Chen, Wilfred

80

Private Drinking Water Wells as a Source of Exposure to Perfluorooctanoic Acid (PFOA) in Communities Surrounding a Fluoropolymer Production Facility  

E-Print Network [OSTI]

PFOA was detected in public drinking water. The settlementPFOA, or C8) into drinking water. Funds were administered byExposure to PFOA via drinking water Previous studies showed

Hoffman, Kate; Webster, Thomas F; Bartell, Scott M; Weisskopf, Marc G; Fletcher, Tony; Vieira, Veronica M

2010-01-01T23:59:59.000Z

Note: This page contains sample records for the topic "drinking water unit" from the National Library of EnergyBeta (NLEBeta).
While these samples are representative of the content of NLEBeta,
they are not comprehensive nor are they the most current set.
We encourage you to perform a real-time search of NLEBeta
to obtain the most current and comprehensive results.


81

Private drinking water wells as a source of exposure to perfluorooctanoic acid (PFOA) in communities surrounding a fluoropolymer production facility.  

E-Print Network [OSTI]

PFOA was detected in public drinking water. The settlementPFOA, or C8) into drinking water. Funds were administered byExposure to PFOA via drinking water Previous studies showed

Hoffman, Kate; Webster, Thomas F; Bartell, Scott M; Weisskopf, Marc G; Fletcher, Tony; Vieira, Vernica M

2011-01-01T23:59:59.000Z

82

Reverse osmosis treatment to remove inorganic contaminants from drinking water  

SciTech Connect (OSTI)

The purpose of the research project was to determine the removal of inorganic contaminants from drinking water using several state-of-the-art reverse osmosis membrane elements. A small 5-KGPD reverse osmosis system was utilized and five different membrane elements were studied individually with the specific inorganic contaminants added to several natural Florida ground waters. Removal data were also collected on naturally occurring substances.

Huxstep, M.R.; Sorg, T.J.

1987-12-01T23:59:59.000Z

83

Drinking Water Problems: Iron and Manganese  

E-Print Network [OSTI]

Iron and manganese can give water an unpleasant taste, odor and color. In this publication you'll learn how to know whether your water contains iron or manganese and how to eliminate these contaminants with various treatment methods such as aeration...

Dozier, Monty; McFarland, Mark L.

2004-02-20T23:59:59.000Z

84

Nitrate removal from drinking water -- Review  

SciTech Connect (OSTI)

Nitrate concentrations in surface water and especially in ground water have increased in Canada, the US, Europe, and other areas of the world. This trend has raised concern because nitrates cause methemoglobiinemia in infants. Several treatment processes including ion exchange, biological denitrification, chemical denitrification, reverse osmosis, electrodialysis, and catalytic denitrification can remove nitrates from water with varying degrees of efficiency, cost, and ease of operation. Available technical data, experience, and economics indicate that ion exchange and biological denitrification are more acceptable for nitrate removal than reverse osmosis. Ion exchange is more viable for ground water while biological denitrification is the preferred alternative for surface water. This paper reviews the developments in the field of nitrate removal processes.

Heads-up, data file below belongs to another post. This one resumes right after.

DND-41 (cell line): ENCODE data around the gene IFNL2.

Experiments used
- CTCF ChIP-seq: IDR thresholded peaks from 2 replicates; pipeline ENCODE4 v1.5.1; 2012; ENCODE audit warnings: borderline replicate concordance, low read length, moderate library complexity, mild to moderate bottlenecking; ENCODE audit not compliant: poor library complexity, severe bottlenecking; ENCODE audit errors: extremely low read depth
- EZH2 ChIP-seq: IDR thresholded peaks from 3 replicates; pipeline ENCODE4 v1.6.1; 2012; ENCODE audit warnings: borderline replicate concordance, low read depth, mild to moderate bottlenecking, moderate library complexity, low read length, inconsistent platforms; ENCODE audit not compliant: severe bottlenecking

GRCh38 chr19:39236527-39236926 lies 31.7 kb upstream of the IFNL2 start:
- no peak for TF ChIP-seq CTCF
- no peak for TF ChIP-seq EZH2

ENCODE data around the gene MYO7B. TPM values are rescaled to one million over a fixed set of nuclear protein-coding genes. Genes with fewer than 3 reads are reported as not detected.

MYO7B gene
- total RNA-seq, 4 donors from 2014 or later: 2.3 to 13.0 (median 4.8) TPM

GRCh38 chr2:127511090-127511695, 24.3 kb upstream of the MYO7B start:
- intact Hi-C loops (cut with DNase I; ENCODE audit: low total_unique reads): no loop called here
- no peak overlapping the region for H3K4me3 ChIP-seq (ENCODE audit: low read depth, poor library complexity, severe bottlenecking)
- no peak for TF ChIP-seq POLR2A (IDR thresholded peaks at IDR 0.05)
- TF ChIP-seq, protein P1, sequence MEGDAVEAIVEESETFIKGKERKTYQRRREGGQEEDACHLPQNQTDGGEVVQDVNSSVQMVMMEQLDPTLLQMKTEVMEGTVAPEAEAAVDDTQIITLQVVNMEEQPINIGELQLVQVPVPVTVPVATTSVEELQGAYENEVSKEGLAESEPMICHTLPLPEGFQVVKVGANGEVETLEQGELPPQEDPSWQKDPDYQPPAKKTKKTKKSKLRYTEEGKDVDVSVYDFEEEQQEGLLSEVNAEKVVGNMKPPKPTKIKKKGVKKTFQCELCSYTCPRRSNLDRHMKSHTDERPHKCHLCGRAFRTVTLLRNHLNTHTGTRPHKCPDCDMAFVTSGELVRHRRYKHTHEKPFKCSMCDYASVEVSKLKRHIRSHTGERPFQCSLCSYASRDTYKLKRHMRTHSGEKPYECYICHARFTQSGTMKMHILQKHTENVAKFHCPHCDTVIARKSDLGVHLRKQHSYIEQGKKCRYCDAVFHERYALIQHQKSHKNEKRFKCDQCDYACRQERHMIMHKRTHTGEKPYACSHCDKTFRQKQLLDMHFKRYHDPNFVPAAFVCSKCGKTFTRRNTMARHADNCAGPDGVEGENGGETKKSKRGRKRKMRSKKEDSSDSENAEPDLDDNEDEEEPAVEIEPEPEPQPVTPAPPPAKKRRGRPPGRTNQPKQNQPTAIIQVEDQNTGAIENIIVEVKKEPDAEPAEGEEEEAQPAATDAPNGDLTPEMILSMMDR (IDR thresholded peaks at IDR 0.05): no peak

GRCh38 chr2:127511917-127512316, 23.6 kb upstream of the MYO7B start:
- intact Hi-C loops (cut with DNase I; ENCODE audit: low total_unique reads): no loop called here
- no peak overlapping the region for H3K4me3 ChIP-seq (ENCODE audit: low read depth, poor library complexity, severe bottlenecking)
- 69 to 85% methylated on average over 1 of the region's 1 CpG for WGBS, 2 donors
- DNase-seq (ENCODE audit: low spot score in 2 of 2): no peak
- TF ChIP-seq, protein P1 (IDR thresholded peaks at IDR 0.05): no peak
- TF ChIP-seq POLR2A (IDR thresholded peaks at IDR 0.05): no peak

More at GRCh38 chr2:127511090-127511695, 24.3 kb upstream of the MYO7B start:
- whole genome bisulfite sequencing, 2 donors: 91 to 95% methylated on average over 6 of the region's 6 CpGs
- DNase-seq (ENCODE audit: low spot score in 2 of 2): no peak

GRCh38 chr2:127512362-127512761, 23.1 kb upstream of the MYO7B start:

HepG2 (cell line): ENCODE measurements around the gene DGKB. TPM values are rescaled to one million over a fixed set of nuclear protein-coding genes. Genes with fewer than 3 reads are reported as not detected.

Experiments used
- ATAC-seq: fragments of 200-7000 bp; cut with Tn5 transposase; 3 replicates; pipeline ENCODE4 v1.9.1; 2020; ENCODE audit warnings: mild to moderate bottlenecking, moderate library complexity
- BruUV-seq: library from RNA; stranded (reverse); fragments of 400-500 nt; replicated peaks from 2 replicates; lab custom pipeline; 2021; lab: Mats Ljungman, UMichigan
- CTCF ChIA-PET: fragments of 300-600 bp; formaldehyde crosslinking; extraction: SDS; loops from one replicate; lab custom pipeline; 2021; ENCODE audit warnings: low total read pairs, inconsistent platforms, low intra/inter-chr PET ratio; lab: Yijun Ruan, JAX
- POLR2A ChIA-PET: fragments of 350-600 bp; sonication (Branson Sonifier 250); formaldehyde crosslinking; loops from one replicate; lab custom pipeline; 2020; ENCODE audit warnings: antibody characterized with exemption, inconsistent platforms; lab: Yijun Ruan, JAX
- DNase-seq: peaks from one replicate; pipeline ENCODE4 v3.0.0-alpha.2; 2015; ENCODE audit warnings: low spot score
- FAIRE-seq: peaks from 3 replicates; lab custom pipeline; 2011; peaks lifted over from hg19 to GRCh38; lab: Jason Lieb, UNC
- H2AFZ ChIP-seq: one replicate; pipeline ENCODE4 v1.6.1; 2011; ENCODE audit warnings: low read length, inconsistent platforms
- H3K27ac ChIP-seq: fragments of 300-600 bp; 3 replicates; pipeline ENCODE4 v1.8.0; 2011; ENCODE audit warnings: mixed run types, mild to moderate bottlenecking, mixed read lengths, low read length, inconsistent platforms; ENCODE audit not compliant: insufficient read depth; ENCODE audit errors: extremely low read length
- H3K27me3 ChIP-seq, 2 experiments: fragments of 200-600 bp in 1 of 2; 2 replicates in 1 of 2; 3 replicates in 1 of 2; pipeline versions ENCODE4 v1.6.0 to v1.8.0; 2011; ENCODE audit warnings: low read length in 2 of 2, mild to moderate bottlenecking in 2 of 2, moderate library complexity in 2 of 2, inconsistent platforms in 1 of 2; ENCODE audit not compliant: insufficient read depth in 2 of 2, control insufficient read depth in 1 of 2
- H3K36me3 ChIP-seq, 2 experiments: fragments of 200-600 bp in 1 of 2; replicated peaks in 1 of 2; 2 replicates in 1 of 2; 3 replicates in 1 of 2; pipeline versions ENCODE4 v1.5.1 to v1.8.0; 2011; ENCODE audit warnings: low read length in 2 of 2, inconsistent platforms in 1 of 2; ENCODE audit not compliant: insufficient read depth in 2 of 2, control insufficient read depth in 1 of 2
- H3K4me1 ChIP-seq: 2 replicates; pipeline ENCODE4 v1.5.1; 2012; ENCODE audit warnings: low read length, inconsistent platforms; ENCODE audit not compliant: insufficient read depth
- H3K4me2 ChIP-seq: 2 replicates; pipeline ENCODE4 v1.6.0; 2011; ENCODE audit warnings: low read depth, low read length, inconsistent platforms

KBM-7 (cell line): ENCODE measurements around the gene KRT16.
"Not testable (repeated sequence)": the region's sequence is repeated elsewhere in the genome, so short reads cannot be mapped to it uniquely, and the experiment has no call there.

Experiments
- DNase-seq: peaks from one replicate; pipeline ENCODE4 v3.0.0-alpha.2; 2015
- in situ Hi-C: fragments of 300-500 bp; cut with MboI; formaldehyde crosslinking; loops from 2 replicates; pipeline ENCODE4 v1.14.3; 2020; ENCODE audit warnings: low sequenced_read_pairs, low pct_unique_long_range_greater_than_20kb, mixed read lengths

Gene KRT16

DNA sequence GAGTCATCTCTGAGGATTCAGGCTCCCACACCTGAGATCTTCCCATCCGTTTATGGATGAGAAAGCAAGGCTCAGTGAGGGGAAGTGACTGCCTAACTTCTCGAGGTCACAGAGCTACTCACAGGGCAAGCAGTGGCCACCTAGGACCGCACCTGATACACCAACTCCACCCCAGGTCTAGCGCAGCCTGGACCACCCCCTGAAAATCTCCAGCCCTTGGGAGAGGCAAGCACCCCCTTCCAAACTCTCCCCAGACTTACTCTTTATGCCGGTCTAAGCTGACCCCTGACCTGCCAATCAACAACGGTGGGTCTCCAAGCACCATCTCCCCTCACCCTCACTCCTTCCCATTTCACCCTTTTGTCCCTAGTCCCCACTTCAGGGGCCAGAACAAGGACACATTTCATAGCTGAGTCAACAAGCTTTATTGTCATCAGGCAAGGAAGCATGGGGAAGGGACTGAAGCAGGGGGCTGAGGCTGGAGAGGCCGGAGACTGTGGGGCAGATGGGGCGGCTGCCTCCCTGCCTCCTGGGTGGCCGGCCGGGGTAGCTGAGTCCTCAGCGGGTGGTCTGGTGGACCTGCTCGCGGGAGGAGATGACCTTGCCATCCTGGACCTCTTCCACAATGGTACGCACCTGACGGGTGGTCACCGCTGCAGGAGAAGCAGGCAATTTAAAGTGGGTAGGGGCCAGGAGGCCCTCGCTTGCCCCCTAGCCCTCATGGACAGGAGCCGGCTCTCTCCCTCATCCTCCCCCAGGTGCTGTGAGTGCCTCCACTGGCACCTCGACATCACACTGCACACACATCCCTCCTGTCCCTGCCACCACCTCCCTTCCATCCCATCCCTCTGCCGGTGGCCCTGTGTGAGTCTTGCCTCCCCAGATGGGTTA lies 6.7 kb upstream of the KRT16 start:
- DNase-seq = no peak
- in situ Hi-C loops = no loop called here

Kapoor, A.; Viraraghavan, T. [Univ. of Regina, Saskatchewan (Canada)

1997-04-01T23:59:59.000Z

85

ATSDR MEDIA ANNOUNCEMENT Federal Health Agency Completes Analyses of Tarawa Terrace Drinking Water  

E-Print Network [OSTI]

1957 through February 1987, received drinking water contaminated with tetrachloroethylene (PCE of 5 micrograms per liter; the maximum concentration of PCE in the Tarawa Terrace drinking water the levels of PCE and PCE degradation by-products in the drinking water serving their homes in Tarawa Terrace

Jacobs, Laurence J.

86

Associations Between Drinking Water and Urinary Arsenic Levels and Skin Lesions in  

E-Print Network [OSTI]

Associations Between Drinking Water and Urinary Arsenic Levels and Skin Lesions in Bangladesh Graziano, PhD The present study examined the associations between drinking water and urinary arsenic levels currently drinking water containing concentrations of arsenic 50 g/L. The risk for skin lesions in relation

van Geen, Alexander

87

Arsenic in Drinking Water and Skin Lesions: Dose-Response Data from West Bengal, India  

E-Print Network [OSTI]

Arsenic in Drinking Water and Skin Lesions: Dose-Response Data from West Bengal, India Reina Haque the dose-re- sponse relation between low arsenic concentrations in drinking water and arsenic-induced skin peak arsenic concentration in drinking water was 325 g/liter for cases and 180 g/liter for controls

California at Berkeley, University of

88

June 20, 2001 Characterization of Arsenic Occurrence in US Drinking Water  

E-Print Network [OSTI]

June 20, 2001 Characterization of Arsenic Occurrence in US Drinking Water Treatment Facility Source The 1996 amendments to the US Safe Drinking Water Act (SDWA) mandate revision of current maximum contaminant levels (MCLs) for various harmful substances in public drinking water supplies. The determination

89

Drinking Water as Route of Exposure to Microcystins in Great Lakes Communities  

E-Print Network [OSTI]

Drinking Water as Route of Exposure to Microcystins in Great Lakes Communities Primary Investigator Erie is a source of drinking water for many communities and may also be a source of algal toxins drinking water. While there are state regulatory standards for factors like turbidity and fecal coliforms

90

ARSENIC IN DRINKINGARSENIC IN DRINKING WATER: HEALTH EFFECTS ANDWATER: HEALTH EFFECTS AND  

E-Print Network [OSTI]